Have you ever stepped back from a situation in an attempt to look at it logically and come to the conclusion that there was just no possible way that it could work out well?
I remember our team’s first full day in Stuttgart when we set out in smaller teams to prayer walk around some of the communities, specifically for the brothels in that area. The specific location my small group was going is home to a mega brothel. We were informed of a murder of one of the ladies there in recent years by a brutal crime of jealousy that had occurred in sight of many of the other women inside. The team used to be allowed inside to bring gifts and speak with the ladies, but then a shift in management following the incident closed the doors to us.
The brothel had the strongest sense of darkness I had ever felt before. I could physically feel the weight of the spiritual warfare. As my heart was pounding I mentally stepped back and assessed the entirety of the situation I was walking into. Although I wasn’t convinced that I was physically in much danger, something about the situation had me certain that things would go terribly wrong.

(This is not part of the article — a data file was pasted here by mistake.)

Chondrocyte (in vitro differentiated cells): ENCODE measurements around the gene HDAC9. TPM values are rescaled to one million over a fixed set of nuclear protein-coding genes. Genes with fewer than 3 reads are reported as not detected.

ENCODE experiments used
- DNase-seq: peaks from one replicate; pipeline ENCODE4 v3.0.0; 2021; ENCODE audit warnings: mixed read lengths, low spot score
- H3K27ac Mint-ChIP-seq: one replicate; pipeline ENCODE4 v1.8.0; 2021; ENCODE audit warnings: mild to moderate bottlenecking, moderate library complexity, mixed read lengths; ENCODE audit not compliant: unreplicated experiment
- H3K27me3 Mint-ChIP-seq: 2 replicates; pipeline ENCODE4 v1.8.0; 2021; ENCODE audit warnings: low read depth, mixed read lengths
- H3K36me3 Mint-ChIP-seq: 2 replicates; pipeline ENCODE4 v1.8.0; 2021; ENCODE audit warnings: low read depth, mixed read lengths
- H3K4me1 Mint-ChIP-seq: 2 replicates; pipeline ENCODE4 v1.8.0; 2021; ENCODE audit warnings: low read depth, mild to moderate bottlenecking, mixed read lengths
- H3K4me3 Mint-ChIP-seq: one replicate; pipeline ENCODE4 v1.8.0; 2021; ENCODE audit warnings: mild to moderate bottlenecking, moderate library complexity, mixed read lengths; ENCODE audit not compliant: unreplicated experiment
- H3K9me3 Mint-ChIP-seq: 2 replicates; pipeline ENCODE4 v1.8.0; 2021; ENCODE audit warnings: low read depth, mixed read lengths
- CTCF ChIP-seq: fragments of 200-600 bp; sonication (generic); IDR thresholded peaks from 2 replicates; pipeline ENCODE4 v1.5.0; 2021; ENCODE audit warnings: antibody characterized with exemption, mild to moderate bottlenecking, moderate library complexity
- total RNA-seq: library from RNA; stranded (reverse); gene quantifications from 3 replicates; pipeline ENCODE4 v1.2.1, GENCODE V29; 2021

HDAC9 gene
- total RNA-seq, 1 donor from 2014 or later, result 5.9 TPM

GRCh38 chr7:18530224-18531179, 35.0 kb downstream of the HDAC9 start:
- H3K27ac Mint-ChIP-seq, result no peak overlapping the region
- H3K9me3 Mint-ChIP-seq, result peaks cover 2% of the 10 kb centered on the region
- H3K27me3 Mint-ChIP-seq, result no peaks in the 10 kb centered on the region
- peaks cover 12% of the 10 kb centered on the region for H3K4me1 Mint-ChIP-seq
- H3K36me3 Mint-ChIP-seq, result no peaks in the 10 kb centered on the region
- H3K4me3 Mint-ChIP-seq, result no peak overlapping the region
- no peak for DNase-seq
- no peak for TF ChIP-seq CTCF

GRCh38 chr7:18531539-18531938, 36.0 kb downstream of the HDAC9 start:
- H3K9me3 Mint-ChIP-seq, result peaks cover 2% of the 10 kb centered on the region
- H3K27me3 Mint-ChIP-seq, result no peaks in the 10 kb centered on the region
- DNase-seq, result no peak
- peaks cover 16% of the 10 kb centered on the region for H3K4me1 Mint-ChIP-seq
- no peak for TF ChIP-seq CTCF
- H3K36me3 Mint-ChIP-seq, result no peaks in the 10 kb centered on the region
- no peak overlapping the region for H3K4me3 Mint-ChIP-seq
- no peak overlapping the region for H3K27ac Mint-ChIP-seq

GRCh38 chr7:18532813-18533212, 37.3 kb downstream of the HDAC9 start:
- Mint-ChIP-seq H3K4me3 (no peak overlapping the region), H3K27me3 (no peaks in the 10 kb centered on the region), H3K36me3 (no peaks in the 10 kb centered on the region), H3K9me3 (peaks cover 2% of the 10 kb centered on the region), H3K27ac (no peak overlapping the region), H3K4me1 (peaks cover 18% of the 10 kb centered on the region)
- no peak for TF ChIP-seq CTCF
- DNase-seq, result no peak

As we continued to pray, I felt an overwhelming sense of how small I was in relation to the massive problem in front of me. I began to doubt the effectiveness of my prayers, feeling that I couldn’t possibly pray “big enough” to make any difference. That was it. That was the terrible thing I was expecting. I couldn’t make a difference.
Then, almost like a whisper through the fear and doubt circling my thoughts, the Lord reminded me of his promise of victory. Not only did this give my prayers a better sense of hope and expectation, but allowed me to realize that the entire weight of trafficking and sexual exploitation was not something that I alone was meant to carry.
It is already finished. We already know who will win. Confident hope of inevitable victory is a powerful force in prayer against the enemy.
When we know in advance the victory we are predestined for, our attitude shifts. When we know that God is fighting with us, we have so much more authority in our voices. We walk a little taller. We pray a little fiercer. We may even have the audacity to pray boldly.
God doesn’t shy away from bold prayers. He begins with impossible.
Scripture tells us that faith as small as a mustard seed can move mountains (Matthew 17:20). Can you imagine what bold proclamations in faith could do?
I think most of us are wired for pessimism. We tend to think in worst-case scenarios rather than assessing difficult situations with our pre-determined victory. I know I tend to be that way. But we must learn to face the world from the perspective of victory – we know the battle is already won.
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